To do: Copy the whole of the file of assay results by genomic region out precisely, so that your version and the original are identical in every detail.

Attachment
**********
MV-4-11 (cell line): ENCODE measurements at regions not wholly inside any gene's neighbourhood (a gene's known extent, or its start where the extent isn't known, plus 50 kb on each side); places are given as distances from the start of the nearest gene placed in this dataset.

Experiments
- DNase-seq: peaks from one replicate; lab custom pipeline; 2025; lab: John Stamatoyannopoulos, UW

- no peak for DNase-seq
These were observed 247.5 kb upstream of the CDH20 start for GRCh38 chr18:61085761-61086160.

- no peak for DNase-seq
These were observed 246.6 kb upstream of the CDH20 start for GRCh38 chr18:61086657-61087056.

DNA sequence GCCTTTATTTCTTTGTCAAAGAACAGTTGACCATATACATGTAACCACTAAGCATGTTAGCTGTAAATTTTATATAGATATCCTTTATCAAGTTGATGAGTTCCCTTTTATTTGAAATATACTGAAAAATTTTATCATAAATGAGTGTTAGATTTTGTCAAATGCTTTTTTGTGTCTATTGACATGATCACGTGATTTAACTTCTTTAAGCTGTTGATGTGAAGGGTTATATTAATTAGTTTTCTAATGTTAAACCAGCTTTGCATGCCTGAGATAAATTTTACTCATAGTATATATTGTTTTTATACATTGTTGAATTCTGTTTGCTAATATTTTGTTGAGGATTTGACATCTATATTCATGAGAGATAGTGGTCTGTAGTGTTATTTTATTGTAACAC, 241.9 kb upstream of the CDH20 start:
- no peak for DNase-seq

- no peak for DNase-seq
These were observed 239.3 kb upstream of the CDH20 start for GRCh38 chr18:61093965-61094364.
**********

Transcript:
MV-4-11 (cell line): ENCODE measurements at regions not wholly inside any gene's neighbourhood (a gene's known extent, or its start where the extent isn't known, plus 50 kb on each side); places are given as distances from the start of the nearest gene placed in this dataset.

Experiments
- DNase-seq: peaks from one replicate; lab custom pipeline; 2025; lab: John Stamatoyannopoulos, UW

- no peak for DNase-seq
These were observed 247.5 kb upstream of the CDH20 start for GRCh38 chr18:61085761-61086160.

- no peak for DNase-seq
These were observed 246.6 kb upstream of the CDH20 start for GRCh38 chr18:61086657-61087056.

DNA sequence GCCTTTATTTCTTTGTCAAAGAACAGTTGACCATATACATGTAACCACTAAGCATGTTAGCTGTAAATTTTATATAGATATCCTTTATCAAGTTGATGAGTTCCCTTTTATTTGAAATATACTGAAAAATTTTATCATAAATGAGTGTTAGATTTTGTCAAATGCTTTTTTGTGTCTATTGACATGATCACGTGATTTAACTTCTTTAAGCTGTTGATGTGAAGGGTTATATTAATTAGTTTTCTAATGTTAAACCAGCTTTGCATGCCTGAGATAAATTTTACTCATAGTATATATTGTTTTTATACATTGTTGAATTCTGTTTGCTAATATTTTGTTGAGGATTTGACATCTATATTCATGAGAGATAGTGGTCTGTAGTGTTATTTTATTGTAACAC, 241.9 kb upstream of the CDH20 start:
- no peak for DNase-seq

- no peak for DNase-seq
These were observed 239.3 kb upstream of the CDH20 start for GRCh38 chr18:61093965-61094364.